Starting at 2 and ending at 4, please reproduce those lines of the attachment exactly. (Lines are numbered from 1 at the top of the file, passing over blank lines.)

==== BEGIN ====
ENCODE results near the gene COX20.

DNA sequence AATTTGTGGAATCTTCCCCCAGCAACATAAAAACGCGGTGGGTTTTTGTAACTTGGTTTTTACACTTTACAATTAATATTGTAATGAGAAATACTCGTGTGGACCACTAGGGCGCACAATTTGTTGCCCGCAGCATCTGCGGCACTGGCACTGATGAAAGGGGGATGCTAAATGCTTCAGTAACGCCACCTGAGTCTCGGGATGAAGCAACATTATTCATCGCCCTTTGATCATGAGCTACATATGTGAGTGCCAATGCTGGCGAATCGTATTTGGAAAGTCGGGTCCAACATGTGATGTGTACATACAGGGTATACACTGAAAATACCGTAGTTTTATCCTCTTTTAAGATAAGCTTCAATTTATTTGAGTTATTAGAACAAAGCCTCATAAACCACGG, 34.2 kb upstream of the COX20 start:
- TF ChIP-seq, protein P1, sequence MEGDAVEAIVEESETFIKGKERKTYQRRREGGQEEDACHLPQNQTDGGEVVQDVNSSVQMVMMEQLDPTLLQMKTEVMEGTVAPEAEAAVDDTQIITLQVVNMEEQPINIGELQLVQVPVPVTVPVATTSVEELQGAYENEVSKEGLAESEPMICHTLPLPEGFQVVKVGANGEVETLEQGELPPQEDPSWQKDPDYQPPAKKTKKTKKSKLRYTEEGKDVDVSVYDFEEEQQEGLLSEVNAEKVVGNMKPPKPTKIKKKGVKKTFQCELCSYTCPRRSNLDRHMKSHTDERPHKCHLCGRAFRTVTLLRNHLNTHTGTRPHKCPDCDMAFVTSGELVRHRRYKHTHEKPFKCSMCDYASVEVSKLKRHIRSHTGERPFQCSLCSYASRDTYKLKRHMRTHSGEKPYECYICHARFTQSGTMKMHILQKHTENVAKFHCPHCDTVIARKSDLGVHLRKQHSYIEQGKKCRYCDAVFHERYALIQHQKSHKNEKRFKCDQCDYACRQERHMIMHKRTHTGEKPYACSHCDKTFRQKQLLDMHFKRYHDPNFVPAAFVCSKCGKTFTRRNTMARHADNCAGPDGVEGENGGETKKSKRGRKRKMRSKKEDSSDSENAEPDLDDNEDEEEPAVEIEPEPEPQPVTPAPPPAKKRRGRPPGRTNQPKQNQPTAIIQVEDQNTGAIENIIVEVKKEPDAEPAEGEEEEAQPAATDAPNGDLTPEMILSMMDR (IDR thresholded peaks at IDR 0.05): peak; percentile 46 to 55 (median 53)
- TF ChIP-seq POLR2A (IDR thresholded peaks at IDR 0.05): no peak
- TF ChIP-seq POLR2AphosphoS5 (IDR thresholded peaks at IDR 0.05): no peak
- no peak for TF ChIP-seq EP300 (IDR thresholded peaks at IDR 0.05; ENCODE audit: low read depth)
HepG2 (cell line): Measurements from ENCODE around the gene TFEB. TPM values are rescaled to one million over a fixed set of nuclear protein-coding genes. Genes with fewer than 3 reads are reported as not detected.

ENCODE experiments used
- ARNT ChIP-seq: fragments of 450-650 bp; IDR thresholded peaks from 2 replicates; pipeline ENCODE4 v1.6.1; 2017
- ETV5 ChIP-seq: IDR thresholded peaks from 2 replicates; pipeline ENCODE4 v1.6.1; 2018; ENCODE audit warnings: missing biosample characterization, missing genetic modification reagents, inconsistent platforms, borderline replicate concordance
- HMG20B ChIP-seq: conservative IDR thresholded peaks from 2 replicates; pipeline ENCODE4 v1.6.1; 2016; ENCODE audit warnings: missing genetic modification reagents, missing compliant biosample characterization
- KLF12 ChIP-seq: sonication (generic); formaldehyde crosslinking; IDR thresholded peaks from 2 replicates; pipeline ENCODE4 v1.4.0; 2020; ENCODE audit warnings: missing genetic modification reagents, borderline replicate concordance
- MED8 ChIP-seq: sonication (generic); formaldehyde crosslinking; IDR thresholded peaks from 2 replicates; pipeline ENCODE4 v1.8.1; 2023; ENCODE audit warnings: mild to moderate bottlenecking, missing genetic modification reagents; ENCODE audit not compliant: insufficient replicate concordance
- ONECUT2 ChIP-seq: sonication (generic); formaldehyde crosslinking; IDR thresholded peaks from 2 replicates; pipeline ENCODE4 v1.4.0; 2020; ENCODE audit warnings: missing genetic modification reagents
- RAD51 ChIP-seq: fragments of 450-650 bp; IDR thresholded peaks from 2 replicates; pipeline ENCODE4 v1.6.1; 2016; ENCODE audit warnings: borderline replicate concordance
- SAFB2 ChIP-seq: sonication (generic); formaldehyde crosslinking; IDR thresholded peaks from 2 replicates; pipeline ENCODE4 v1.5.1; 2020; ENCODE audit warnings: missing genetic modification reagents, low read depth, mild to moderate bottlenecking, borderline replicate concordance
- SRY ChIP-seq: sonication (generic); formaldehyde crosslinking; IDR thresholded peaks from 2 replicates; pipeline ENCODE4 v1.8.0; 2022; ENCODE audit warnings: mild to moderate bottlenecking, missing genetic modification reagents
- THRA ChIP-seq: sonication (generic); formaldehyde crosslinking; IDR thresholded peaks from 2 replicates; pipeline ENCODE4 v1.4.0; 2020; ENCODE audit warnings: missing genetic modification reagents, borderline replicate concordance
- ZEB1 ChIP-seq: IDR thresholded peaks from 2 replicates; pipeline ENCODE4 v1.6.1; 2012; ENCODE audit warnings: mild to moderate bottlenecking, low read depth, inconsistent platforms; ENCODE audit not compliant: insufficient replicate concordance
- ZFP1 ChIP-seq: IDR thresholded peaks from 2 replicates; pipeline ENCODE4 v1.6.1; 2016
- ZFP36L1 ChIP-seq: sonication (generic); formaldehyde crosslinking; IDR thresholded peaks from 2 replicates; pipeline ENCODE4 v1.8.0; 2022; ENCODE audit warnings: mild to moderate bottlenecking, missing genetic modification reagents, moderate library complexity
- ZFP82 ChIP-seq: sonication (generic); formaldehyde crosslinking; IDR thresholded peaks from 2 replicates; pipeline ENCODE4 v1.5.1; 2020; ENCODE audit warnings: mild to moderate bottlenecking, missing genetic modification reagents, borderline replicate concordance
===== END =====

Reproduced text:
DNA sequence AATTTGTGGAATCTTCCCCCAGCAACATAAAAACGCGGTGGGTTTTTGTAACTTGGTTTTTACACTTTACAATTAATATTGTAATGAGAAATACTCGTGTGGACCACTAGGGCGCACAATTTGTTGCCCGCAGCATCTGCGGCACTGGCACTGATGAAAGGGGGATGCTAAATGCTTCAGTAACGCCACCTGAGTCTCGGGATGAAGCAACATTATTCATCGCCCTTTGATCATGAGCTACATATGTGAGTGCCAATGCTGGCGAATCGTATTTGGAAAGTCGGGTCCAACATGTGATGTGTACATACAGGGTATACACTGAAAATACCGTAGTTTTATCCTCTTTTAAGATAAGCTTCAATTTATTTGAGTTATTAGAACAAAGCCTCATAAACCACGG, 34.2 kb upstream of the COX20 start:
- TF ChIP-seq, protein P1, sequence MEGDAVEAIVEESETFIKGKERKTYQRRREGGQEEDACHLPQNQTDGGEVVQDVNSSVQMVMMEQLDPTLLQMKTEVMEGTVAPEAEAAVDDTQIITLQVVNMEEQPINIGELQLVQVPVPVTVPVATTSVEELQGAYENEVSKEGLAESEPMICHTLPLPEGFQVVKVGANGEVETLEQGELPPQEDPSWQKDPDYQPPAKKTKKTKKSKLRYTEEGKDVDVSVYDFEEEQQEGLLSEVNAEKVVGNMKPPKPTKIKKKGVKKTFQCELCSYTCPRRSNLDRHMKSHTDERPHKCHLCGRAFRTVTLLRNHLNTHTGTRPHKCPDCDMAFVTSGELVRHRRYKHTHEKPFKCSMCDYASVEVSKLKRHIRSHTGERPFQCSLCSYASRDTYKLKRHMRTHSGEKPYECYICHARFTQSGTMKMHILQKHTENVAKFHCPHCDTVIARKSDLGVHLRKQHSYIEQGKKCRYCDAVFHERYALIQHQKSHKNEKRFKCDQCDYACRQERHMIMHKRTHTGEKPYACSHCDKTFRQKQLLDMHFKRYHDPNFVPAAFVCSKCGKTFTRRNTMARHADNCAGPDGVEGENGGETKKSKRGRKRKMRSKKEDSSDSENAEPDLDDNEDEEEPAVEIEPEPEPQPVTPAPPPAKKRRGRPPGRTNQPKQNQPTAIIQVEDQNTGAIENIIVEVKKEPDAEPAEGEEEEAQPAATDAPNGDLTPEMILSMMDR (IDR thresholded peaks at IDR 0.05): peak; percentile 46 to 55 (median 53)
- TF ChIP-seq POLR2A (IDR thresholded peaks at IDR 0.05): no peak